The center’s initial research will focus on the functional and operational aspects of Internet security. “We have focused on monitoring and detecting anomalous events on the control plane, and handling malicious Internet traffic on the data plane,” Li says.

The control plane regulates how different nodes, or routers, communicate with each other to enable the transfer of “packets”—units of communication that are the building blocks of e-mails, web pages, or an audio file. The packets are forwarded “hop by hop,” Li says, and then assembled at your computer.

Li hopes to gain increased understanding of “Internet earthquakes” that happen frequently—including disruptive events such as a natural disaster, undersea cable cut, or large-scale power outage that causes the routing to deviate from its normal state—and malicious events, such as when attackers intercept a path and reroute users to fake websites.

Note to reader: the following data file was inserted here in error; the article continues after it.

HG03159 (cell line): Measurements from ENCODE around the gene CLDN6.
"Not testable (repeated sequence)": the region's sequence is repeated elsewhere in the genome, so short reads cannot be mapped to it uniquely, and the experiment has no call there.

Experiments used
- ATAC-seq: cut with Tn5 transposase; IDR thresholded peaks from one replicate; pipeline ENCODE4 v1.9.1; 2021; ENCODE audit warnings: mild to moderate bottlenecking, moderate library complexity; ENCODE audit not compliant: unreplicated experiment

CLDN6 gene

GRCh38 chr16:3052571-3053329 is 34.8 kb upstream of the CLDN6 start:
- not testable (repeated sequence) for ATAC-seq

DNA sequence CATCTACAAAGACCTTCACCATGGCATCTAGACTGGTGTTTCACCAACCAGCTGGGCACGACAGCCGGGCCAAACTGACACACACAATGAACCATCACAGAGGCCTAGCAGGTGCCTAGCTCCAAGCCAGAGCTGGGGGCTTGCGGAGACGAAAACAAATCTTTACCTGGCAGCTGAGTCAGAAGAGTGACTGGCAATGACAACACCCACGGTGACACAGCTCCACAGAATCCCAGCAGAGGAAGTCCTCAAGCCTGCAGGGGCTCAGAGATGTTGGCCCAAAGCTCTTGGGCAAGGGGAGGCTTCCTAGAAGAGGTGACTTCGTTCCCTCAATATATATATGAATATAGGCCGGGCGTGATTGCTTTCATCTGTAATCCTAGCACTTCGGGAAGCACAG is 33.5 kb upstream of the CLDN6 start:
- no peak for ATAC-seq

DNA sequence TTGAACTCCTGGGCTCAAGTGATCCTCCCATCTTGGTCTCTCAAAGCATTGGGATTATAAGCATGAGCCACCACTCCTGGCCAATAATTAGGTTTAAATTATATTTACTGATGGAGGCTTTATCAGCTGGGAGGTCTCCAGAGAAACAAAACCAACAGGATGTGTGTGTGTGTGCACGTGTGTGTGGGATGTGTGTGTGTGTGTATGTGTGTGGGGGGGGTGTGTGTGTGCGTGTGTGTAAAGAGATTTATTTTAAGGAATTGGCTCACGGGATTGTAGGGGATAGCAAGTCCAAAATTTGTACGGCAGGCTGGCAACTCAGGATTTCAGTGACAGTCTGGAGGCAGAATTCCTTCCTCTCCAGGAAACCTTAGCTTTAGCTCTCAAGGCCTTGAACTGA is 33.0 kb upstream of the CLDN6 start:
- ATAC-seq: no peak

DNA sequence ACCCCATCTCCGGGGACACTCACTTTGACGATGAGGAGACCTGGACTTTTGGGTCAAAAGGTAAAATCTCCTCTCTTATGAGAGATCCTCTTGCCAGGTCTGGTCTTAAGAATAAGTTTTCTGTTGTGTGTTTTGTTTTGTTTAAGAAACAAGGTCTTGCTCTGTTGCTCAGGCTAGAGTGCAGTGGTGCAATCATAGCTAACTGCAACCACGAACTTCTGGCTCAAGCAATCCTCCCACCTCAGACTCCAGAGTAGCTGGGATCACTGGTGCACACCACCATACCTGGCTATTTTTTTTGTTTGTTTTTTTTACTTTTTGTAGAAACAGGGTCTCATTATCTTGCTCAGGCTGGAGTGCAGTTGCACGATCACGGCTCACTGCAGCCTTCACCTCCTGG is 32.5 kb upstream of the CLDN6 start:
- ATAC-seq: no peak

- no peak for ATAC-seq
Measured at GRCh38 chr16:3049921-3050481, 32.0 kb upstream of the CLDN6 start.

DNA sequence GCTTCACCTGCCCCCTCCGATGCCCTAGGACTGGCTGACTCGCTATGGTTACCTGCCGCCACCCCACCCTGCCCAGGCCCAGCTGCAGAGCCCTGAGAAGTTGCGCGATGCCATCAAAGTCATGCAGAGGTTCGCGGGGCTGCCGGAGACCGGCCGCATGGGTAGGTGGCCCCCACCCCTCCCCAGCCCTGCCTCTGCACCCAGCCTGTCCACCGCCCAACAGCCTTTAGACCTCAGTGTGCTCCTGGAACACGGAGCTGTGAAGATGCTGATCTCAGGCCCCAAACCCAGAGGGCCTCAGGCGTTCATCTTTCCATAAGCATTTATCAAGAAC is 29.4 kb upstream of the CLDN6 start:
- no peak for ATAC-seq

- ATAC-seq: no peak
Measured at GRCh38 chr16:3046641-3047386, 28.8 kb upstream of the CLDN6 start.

The data plane of the Internet is concerned with delivering Internet traffic from source to destination. A major concern in the data plane over the past decades has been the proliferation of distributed denial of service (DDoS) attacks, when attackers flood a website with “garbage packets” and use up all its bandwidth, making it impossible for legitimate packets to get to the site. The center has received a $1.38 million award from the US Department of Homeland Security to create technology that will defend systems from these attacks.